The latest on the Trump impeachment inquiry
CNN asked President Trump whether he believed the top diplomat in Ukraine Bill Taylor’s testimony. Trump would not answer the question, but referred to Taylor as a “Never Trumper”.
“The problem is — here’s the problem — he’s a Never Trumper and his lawyer’s a Never Trumper,” Trump started.
CNN then asked why his Secretary of State Mike Pompeo hired Taylor, to which Trump responded: “Everybody makes mistakes. Mike Pomepo. Everybody makes mistakes.”
“He’s a Never Trumper — his lawyers the head of the Never Trumpers — they’re a dying breed but their still there.”
In a closed-door deposition Tuesday, Taylor said he had been told by Gordon Sondland, the US ambassador to the European Union, that "everything" Ukrainian President Volodymyr Zelensky wanted, including a White House meeting and military aid to the country, would be held up until he publicly declared investigations sought by Trump.
Taylor's statement undercut the White House's defense that there had been no quid pro quo offered on the call, as well as Sondland's previous testimony to Congress, but it corroborated many of the claims made by the intelligence community whistleblower whose complaint prompted the impeachment inquiry.
Asked about Republican senators who have not signed on to Sen. Lindsey Graham’s resolution critical of the House impeachment process, which calls on the House to hold a vote to initiate a formal inquiry, President Trump claimed that “some of them don’t even know about it yet.”
“Some of them weren’t even spoken to yet,” Trump told reporters on the South Lawn of the White House today.
“They got 40 very quickly. I think they’re at 47 and some of them don’t even know about it yet. It only took place yesterday afternoon. They had a great response,” the President said.
About the resolution: The resolution, co-sponsored by Senate Majority Leader Mitch McConnell, argues that the House is "denying President Trump basic fairness and due process accorded every American."
In a statement in support of the resolution, McConnell said that the inquiry "is breaking critical precedents, denying the administration important rights that were afforded other presidents, and violating basic rules of due process."
President Trump would not answer whether he would like his Justice Department to investigate the Bidens, but continued to hammer Hunter Biden’s business dealings.
"I consider what they did to be an outrage to our country," Trump said without answering the question either way.
"All he’s doing, in my opinion, that’s a payoff. You don’t pay that kind of money for any other reason and then you look at what the father did with oil — and let’s get oil and then all of a sudden let’s not get oil and now he’s a great environmentalist because Ukraine benefits by that," Trump said.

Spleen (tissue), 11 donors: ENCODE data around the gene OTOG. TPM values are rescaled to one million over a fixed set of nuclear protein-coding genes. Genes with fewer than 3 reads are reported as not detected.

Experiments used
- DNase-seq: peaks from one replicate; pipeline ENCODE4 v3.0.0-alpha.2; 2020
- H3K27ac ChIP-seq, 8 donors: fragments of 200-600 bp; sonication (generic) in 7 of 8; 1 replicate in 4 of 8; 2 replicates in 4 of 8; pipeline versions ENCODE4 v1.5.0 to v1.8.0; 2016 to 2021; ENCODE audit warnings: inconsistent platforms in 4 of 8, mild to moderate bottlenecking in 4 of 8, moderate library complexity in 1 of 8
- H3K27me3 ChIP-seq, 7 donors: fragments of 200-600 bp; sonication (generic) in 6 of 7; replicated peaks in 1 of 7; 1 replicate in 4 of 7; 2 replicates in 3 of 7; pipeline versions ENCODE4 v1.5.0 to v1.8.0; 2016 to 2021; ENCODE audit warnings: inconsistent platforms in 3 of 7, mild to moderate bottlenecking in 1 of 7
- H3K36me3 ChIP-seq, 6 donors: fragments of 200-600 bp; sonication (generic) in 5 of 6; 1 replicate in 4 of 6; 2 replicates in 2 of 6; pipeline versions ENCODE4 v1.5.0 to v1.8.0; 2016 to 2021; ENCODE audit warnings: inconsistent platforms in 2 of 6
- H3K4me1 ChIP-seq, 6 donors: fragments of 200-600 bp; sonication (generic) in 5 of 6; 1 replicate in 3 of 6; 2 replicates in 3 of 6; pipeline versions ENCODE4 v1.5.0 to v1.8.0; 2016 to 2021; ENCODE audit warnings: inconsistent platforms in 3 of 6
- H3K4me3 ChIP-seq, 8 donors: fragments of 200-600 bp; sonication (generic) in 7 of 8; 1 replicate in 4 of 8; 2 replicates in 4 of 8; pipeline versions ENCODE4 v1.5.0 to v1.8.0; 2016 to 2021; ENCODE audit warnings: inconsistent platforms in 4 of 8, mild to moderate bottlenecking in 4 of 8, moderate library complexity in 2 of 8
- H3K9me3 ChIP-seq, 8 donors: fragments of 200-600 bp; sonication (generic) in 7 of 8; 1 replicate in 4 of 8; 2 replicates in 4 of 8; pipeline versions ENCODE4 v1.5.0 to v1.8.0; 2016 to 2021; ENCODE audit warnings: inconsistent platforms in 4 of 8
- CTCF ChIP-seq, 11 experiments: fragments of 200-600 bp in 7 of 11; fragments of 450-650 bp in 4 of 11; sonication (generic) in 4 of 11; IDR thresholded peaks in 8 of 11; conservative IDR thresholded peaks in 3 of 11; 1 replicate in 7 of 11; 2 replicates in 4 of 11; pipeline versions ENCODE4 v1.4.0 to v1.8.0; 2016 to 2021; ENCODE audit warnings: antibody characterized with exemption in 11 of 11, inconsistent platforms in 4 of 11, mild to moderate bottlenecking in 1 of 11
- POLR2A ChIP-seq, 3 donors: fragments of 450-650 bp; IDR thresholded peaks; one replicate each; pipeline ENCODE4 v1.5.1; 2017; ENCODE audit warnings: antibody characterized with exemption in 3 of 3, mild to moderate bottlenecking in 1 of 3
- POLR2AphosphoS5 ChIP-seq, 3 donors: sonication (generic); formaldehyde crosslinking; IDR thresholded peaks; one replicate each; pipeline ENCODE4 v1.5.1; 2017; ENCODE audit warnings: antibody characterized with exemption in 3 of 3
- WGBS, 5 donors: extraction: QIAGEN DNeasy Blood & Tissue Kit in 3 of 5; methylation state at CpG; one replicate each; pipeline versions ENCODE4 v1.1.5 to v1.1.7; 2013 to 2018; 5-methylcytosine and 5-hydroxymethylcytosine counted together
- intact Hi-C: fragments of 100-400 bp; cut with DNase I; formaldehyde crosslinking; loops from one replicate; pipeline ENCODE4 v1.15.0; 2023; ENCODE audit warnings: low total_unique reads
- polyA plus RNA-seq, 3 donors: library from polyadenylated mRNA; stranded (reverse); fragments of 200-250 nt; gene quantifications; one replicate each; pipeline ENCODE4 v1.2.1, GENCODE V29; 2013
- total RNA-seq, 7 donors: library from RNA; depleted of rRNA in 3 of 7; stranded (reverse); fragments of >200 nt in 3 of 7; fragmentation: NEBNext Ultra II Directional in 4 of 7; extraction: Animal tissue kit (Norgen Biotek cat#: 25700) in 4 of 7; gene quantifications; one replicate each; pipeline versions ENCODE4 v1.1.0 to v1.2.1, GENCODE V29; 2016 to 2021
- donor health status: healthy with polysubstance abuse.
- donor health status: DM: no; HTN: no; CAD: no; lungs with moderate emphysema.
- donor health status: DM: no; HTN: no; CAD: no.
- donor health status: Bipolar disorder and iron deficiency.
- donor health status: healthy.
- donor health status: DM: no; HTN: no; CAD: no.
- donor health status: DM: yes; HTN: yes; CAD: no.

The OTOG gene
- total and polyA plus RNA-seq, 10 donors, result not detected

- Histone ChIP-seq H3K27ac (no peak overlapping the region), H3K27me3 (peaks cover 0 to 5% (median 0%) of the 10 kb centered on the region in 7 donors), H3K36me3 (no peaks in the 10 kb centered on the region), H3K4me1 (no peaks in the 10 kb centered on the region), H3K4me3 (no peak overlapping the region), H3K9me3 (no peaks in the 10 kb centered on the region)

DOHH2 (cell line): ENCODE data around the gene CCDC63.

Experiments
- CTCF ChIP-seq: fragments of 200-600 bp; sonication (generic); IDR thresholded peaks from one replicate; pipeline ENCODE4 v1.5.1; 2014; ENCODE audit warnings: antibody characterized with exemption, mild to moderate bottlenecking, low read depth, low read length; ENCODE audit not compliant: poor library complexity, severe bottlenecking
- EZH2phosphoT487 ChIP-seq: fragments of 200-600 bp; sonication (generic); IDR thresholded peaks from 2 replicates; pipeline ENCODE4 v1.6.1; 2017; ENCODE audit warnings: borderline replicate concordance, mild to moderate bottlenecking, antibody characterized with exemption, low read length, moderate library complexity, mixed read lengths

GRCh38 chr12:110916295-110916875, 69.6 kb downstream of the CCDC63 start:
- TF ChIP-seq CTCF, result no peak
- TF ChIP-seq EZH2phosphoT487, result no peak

There is no evidence of any wrongdoing by either Hunter or Joe Biden.
A coalition of Inspectors General wrote a letter to Assistant Attorney General Steven Engel this week slamming a memo from the Office of Legal Counsel (OLC) that determined the whistleblower complaint was not of “urgent concern,” according to a copy of the letter obtained by CNN.
The OLC memo disputed the conclusion by the Office of the Inspector General of the Intelligence Community (ICIG) and temporarily prevented the ICIG from taking the complaint to Congress.
The now-declassified Sept. 3 opinion advised the Director of National Intelligence to keep the whistleblower complaint within the Justice Department for a possible criminal probe instead of sending it to congressional lawmakers.
“This letter from the Council of the Inspectors General on Integrity and Efficiency, on behalf of the undersigned federal Inspectors General (IG), expresses our support for the position advanced by the ICIG and our concern that the OLC opinion, if not withdrawn or modified, could seriously undermine the critical role whistleblowers play in coming forward to report waste, fraud, abuse, and misconduct across the federal government,” the letter states.
Federal prosecutors in New York have subpoenaed the brother of one of the recently indicted associates of Rudy Giuliani, according to two people familiar with the matter, as they escalate their investigation in the campaign finance case.
The subpoena to Steven Fruman is the latest indication of prosecutors' actions since the rushed arrest two weeks ago of his brother, Igor Fruman, and another defendant, Lev Parnas, at a Washington-area airport. Since then, investigators have doled out multiple subpoenas and conducted several property searches, in one case blowing the door off a safe to access the contents, sources tell CNN.